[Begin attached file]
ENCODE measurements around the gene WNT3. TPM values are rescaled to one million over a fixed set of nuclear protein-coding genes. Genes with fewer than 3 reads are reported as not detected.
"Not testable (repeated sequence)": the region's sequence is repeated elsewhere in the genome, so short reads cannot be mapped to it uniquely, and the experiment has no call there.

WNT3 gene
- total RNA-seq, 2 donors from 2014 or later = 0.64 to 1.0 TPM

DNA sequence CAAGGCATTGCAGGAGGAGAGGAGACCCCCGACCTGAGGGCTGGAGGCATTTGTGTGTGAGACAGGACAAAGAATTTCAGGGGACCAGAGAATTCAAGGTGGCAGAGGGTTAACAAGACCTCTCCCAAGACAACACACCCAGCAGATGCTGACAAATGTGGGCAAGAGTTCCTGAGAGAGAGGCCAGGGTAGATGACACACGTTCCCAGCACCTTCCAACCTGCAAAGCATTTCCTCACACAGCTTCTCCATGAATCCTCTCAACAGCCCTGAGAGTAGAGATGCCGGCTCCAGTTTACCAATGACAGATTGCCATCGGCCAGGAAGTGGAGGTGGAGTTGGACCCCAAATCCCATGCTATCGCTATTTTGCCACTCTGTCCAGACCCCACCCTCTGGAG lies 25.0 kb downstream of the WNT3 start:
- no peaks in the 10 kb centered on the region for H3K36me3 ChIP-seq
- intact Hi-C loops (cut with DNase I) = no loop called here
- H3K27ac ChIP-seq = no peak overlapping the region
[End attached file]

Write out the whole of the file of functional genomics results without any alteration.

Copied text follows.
ENCODE measurements around the gene WNT3. TPM values are rescaled to one million over a fixed set of nuclear protein-coding genes. Genes with fewer than 3 reads are reported as not detected.
"Not testable (repeated sequence)": the region's sequence is repeated elsewhere in the genome, so short reads cannot be mapped to it uniquely, and the experiment has no call there.

WNT3 gene
- total RNA-seq, 2 donors from 2014 or later = 0.64 to 1.0 TPM

DNA sequence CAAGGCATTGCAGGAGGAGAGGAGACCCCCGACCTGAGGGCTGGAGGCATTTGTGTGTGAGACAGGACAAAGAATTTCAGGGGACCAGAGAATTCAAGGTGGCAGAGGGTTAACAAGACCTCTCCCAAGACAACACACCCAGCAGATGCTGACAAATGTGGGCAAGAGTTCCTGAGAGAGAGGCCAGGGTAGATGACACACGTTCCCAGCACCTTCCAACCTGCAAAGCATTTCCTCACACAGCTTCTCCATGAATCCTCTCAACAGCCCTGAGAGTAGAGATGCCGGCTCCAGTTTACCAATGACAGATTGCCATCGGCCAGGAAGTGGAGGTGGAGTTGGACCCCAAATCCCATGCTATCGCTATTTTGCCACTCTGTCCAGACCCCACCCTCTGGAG lies 25.0 kb downstream of the WNT3 start:
- no peaks in the 10 kb centered on the region for H3K36me3 ChIP-seq
- intact Hi-C loops (cut with DNase I) = no loop called here
- H3K27ac ChIP-seq = no peak overlapping the region